The defendants contend they were trying to make a citizen’s arrest because they suspected Arbery of entering a home under construction in their Satilla Shores neighborhood following a string of break-ins.

Walmsley ultimately agreed to keep the footage as evidence, calling the officer’s video “a very real depiction of a scene that may be shocking to some.”

“There’s a lot of emotion associated with this case,” he said Thursday afternoon.

Walmsley also granted a motion from the state seeking to exclude the defense from calling in two use of force experts to testify about Travis McMichael’s training during his time in the U.S. Coast Guard.

What remains to be seen, however, is whether the judge will allow defense attorneys to bring up Arbery’s probation status once the jury is sworn in Friday. Defense attorneys have asked Walmsley to let jurors know Arbery was on probation when he was killed, arguing such evidence could explain why he ran away from Bryan and the McMichaels that afternoon.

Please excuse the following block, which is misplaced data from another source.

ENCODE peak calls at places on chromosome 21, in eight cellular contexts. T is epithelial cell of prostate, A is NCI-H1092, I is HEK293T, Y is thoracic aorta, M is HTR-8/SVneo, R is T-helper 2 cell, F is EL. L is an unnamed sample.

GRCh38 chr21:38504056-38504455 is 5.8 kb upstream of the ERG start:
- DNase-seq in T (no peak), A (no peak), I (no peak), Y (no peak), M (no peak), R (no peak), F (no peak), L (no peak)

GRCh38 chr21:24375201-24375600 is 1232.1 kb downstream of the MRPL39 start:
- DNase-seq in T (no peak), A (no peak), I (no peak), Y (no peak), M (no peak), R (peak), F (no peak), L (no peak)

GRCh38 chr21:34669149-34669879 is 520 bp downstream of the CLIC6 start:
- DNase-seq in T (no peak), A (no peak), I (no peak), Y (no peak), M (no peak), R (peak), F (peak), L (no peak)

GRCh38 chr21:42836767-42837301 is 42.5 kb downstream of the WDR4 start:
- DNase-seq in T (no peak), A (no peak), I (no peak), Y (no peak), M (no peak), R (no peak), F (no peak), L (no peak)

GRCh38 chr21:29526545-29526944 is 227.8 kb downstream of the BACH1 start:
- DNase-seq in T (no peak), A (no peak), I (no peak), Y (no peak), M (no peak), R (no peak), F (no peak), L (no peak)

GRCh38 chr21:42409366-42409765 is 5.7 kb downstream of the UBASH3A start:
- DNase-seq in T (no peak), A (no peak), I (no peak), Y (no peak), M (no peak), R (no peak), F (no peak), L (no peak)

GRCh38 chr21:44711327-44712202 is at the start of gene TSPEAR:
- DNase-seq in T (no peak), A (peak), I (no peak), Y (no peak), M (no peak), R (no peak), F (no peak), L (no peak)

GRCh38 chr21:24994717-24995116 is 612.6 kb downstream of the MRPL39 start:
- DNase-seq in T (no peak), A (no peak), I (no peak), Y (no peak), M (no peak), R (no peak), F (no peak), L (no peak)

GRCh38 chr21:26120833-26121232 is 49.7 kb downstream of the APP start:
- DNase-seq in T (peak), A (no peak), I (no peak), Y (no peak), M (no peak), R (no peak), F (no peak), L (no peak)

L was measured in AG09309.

Frank Hogue, who represents Greg McMichael, said Arbery was running “at a sprint, not a Sunday jog.”

“A reasonable alternative explanation could be, ‘Well, Mr. Arbery is running because he’s on probation and has been spotted, at the least trespassing,” Hogue said, “at the worst, back in the house he’d been in four previous times where burglaries had occurred.’”

Arbery, who was unarmed, had no stolen items on him when he was killed.

It’s also unclear if the judge will allow the prosecution to introduce as evidence photos and videos of the old Georgia state flag license plate that was on the front of Travis McMichael’s pickup truck the day Arbery was killed.

Georgia’s prior flag, flown from 1956 through 2001, prominently featured the Confederate battle emblem, and Travis McMichael’s attorneys raised concerns that allowing such evidence could open the door for prosecutors to depict their client as racist.

Prosecutors have argued he attached the flag license plate to his newly purchased truck “for all the world to see.”

“He wanted people to see him driving around with this on the front of his truck,” Dunikoski said. “This is something he put on his car to advertise to the world as he drove around Brunswick.”